Oracle CEO Larry Ellison has remade the company via acquisitions. Oracle has acquired a bevy of companies such as Siebel Systems, PeopleSoft, BEA Systems and others to become a significant applications player. Meanwhile, Oracle remains the database leader and displays strength in middleware. Oracle's next frontier: Hardware. The acquisition of Sun Microsystems could position Oracle as "T.J. Watson's IBM" or be a big headache.
Articles about Oracle
My most popular stories of the year covered a wide range of topics. Here are the stories you found most interesting.
Oracle says it'll be price competitive with AWS, Microsoft Azure and Rackspace. Is infrastructure as a service really a gateway to buying Oracle's cloud applications?
"We have a considerable advantage," Ellison defended. "At the infrastructure level, we intend to be price competitive with Amazon, Microsoft Azure and Rackspace.”
The bleeding in Oracle's hardware business appears to have stopped and execs tout cloud bookings momentum.
Oracle's second quarter results are expected to be lackluster and analysts aren't expecting much. It sure would be nice if Oracle's hardware revenue could start growing to cushion the cloud transition.
The airline's new CRM system will be delayed, due to it costing more than double the starting price to finish.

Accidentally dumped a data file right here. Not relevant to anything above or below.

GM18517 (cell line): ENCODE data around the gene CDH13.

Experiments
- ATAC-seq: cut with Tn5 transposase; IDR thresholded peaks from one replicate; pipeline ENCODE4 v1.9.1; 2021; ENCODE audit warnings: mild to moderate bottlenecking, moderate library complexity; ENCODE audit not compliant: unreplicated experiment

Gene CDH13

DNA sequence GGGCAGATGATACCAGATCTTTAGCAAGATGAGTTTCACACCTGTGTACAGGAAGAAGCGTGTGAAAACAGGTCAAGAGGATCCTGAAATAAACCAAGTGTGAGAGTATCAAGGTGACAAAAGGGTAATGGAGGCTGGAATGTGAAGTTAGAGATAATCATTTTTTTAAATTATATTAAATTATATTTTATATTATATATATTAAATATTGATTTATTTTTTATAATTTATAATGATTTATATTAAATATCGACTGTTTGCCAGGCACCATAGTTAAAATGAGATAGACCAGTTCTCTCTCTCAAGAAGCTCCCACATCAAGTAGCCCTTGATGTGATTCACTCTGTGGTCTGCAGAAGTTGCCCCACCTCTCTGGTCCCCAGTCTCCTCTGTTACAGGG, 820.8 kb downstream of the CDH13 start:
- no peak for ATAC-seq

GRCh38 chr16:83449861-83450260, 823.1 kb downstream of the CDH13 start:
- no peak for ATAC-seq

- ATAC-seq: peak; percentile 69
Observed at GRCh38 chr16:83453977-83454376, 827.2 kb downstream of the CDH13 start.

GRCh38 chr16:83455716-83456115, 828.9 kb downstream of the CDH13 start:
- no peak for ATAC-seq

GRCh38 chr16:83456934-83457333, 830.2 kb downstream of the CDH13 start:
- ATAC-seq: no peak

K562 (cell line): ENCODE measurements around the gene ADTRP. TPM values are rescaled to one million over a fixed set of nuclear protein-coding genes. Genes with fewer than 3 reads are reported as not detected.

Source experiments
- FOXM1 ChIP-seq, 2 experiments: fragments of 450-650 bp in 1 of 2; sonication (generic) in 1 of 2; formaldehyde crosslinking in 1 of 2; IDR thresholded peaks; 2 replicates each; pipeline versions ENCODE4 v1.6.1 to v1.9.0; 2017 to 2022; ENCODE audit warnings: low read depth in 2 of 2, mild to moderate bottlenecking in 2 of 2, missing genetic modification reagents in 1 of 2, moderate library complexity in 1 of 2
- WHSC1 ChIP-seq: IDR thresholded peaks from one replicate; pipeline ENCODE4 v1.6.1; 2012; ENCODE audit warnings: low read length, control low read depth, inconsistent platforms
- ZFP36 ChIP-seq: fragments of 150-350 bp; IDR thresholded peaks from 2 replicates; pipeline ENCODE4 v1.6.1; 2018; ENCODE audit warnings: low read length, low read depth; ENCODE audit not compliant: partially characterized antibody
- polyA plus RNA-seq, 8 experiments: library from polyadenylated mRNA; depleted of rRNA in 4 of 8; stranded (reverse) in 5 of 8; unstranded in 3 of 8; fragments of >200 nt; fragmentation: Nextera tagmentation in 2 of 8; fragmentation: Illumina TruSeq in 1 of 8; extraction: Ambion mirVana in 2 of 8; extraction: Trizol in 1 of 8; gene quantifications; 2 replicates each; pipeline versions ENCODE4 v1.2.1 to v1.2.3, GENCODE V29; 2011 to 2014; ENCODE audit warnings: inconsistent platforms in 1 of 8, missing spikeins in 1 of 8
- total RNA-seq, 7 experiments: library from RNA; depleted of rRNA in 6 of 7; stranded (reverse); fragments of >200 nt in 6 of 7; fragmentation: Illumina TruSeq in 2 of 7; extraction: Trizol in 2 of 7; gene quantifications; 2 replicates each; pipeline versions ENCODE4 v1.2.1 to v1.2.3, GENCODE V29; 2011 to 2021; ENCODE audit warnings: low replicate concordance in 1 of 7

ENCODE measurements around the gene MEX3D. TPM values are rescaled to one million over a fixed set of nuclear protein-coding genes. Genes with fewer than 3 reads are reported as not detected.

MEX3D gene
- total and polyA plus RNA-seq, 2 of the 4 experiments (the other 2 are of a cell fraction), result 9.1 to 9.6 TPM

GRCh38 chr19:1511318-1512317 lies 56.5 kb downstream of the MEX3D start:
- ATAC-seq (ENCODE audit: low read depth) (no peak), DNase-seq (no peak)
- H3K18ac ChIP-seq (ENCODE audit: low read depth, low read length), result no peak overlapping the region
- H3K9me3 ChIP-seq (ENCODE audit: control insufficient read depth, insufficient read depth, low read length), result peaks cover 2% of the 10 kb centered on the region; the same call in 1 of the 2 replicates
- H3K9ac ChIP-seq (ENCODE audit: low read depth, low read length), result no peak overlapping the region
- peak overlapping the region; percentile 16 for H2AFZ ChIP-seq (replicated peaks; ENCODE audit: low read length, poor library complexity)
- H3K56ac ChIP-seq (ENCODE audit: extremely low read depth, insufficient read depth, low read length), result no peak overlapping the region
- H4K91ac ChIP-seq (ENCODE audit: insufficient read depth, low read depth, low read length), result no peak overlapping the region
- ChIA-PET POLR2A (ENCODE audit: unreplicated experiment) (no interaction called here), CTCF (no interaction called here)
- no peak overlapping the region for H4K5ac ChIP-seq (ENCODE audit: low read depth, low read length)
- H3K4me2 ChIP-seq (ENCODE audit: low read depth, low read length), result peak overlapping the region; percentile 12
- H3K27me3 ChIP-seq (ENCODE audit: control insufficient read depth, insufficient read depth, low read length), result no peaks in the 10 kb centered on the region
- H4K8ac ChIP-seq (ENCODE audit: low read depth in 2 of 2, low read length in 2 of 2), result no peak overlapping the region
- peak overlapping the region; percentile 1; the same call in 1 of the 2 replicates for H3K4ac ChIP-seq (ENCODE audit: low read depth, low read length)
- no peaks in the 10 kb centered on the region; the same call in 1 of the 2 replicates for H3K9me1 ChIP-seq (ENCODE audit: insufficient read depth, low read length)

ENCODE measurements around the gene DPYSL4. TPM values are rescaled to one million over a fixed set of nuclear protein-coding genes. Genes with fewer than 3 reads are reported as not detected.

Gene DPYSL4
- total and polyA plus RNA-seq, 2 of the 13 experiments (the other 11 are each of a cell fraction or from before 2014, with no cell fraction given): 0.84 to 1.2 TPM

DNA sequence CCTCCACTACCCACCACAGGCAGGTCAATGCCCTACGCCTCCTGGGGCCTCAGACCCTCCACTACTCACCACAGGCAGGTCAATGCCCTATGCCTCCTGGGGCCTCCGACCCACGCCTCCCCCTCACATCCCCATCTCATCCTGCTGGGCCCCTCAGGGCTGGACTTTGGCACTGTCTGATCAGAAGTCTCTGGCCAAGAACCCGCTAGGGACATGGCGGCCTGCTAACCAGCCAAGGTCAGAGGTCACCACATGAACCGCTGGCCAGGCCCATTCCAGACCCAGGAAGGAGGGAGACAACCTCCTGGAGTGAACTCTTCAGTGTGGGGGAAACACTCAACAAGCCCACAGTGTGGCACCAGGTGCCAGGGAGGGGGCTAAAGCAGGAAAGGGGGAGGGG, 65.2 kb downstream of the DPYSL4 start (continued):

Previously considered to be completely closed off, Oracle is now integrating OpenStack components into its products.
The National Australia Bank (NAB)'s technology transformation delivered significant benefits in 2013 – paving the way for even greater change in 2014 as its new CIO takes the reins of one of the country's most ambitious IT transformations.
Based on where this goes next, a retrial in California or an appeal pushed all the way to the Supreme Court are both possible.
Businesses are discovering they need to be where their customers are, but rather than gaining or losing a sale, the police have realised that this is their opportunity to stop crimes and build community relationships.
As EnterpriseDB unveils new versions of its Postgres management console and database, it points to Oracle pricing as the prime cause for the present rise of the open-source database.
Oracle will no longer be supporting Glassfish Java Enterprise Edition Server business users.
While it obviously won't be as splashy a debut as Twitter tomorrow, that doesn't mean Rimini Street's IPO won't be complicated.
The Federal Government is calling in the big guns.
Microsoft is showing the best growth and remains the No. 1 software vendor. Oracle is No. 2 followed by IBM and SAP.